One of her quotations strikes me as one more nail in the coffin of the Enlightenment belief that individual human beings are equal according to the state of nature and have autonomous rights. She says,
Here’s the complicated reality in which we live: All life is not equal. That’s a difficult thing for liberals like me to talk about, lest we wind up looking like death-panel-loving, kill-your-grandma-and-your-precious-baby storm troopers. Yet a fetus can be a human life without having the same rights as the woman in whose body it resides. She’s the boss. Her life and what is right for her circumstances and her health should automatically trump the rights of the non-autonomous entity inside of her. Always.
What is revealing about the phrase is not the admission that a human "fetus" has different rights from a mother. We should all agree with that, since it entails, among other things, "a mother over 18 years old has a right to vote, which a fetus does not have." However, the stark, frank, and horrifying claim is what Williams' argues about the status of the fetus as subordinate to the will of the mother.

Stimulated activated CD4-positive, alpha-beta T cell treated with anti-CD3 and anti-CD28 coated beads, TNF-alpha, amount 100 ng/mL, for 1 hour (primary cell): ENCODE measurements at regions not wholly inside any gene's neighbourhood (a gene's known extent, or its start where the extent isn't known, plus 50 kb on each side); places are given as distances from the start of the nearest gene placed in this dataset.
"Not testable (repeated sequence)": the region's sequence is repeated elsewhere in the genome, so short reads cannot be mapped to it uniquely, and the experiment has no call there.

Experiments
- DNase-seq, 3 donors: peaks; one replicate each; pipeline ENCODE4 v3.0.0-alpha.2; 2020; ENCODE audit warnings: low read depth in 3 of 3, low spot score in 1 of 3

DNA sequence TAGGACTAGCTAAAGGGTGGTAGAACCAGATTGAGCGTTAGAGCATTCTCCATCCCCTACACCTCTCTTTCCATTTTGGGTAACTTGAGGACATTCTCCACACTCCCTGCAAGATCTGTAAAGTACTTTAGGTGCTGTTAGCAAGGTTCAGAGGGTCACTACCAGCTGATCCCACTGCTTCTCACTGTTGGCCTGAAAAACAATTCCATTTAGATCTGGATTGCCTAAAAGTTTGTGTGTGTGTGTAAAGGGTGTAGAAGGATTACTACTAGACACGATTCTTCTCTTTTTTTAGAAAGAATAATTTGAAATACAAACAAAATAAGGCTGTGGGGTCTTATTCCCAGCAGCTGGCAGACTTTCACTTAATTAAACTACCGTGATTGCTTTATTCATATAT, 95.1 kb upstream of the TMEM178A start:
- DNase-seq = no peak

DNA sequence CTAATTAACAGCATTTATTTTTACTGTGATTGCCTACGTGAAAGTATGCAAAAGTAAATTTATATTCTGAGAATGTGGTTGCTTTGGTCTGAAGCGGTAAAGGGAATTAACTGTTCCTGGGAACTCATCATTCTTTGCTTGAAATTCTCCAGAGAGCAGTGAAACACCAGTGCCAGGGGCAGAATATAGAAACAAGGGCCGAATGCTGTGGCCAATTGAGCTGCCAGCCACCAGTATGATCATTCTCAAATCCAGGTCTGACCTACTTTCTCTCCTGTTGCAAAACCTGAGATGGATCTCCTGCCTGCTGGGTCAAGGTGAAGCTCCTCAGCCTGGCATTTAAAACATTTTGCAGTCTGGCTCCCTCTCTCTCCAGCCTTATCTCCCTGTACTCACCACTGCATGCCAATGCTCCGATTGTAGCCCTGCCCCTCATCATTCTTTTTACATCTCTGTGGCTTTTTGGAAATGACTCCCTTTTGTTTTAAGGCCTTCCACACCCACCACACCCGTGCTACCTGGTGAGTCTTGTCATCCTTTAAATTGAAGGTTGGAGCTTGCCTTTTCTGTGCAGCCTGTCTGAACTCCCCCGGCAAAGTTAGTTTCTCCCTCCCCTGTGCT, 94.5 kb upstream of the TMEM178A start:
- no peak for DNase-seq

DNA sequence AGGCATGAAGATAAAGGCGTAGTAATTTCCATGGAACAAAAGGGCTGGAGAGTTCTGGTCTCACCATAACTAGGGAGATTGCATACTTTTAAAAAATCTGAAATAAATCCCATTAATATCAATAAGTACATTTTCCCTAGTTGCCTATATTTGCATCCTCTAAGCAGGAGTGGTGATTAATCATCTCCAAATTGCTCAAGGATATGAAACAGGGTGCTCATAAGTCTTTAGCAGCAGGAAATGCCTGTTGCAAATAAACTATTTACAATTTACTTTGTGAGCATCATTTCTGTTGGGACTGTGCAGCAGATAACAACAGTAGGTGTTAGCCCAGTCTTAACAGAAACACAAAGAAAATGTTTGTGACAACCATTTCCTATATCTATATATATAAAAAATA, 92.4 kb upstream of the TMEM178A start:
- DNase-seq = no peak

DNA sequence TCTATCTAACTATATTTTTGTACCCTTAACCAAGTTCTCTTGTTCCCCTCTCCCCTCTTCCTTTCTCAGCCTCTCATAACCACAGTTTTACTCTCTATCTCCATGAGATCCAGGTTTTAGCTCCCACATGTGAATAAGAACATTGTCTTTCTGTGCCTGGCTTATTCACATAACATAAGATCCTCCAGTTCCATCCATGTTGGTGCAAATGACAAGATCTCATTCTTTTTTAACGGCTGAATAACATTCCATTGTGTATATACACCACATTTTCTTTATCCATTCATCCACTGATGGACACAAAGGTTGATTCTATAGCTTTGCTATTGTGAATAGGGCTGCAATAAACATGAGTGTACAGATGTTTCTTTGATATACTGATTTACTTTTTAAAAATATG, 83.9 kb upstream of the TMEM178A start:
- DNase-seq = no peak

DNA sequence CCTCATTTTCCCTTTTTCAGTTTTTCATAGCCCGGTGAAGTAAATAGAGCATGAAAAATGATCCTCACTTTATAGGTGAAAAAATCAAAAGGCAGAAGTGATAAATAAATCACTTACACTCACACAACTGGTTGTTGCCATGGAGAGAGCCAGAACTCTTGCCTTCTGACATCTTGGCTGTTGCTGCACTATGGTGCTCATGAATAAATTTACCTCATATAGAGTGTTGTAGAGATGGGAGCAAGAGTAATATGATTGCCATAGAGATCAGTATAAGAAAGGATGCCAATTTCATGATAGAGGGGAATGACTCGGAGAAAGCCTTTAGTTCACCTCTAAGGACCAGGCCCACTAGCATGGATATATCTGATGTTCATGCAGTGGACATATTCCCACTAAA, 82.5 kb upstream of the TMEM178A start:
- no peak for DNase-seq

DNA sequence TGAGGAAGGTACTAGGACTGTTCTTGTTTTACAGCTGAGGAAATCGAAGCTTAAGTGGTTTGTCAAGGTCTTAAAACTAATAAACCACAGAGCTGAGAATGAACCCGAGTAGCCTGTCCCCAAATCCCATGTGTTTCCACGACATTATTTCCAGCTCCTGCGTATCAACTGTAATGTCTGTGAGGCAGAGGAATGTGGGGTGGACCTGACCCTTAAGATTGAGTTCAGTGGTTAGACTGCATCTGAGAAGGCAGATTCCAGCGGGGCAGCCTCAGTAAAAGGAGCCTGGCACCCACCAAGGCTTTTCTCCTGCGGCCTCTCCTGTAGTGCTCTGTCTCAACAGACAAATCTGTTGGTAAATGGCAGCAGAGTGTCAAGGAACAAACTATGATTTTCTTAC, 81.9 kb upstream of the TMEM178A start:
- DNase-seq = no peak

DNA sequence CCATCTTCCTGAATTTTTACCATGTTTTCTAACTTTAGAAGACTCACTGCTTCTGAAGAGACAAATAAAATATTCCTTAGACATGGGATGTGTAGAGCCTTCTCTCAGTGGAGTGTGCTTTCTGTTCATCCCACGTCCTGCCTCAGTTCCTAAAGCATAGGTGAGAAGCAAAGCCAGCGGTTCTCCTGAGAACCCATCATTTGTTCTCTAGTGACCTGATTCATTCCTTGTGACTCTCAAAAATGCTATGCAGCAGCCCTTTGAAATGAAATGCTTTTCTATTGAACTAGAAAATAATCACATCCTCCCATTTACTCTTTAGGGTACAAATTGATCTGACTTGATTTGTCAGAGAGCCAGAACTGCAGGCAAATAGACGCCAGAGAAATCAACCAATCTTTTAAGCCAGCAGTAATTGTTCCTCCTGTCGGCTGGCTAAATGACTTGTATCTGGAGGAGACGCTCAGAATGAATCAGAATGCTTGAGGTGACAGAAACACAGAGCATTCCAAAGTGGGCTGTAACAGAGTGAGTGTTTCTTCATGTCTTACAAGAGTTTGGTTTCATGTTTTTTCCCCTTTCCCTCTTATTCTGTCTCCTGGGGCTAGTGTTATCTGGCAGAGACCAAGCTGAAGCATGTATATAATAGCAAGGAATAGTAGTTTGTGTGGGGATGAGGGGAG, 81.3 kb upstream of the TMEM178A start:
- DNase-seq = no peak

Autonomous individual rights, which Enlightenment principles sought to establish apart from the Sovereign rule and law of Almighty God, asserted that no one has a right to infringe upon another's autonomy over himself. I cannot take another person's life, or his goods, by any natural right. Yet here Williams argues that, irrespective of the human life in the womb, it does not possess autonomy, even over its own life. She is frank: the baby is a non-autonomous entity.
Now Williams may believe that her claims avoid the inconsistency of her fellow "pro-choice" supporters who want to deny human personhood to a "fetus." She does avoid some, of course, but not the main one. She has only shifted terms. Now, instead of arguing when or whether a "fetus" possesses or is a life, the debate becomes when or whether a "fetus" possesses his or is autonomy. If it is possible for a human life to be non-autonomous, then it is possible for a human life to lose any autonomy it gains, since it has once to be conferred; it can therefore be lost (or, at least, by some construal of how autonomy is gained, it could be lost). In other words, Williams has only traded Enlightenment principles of humanity for some neo-pagan view, for which she ought to establish justification.
Welcome to the new arena, fellow Christians, where we no longer the fact of life, but its relative value.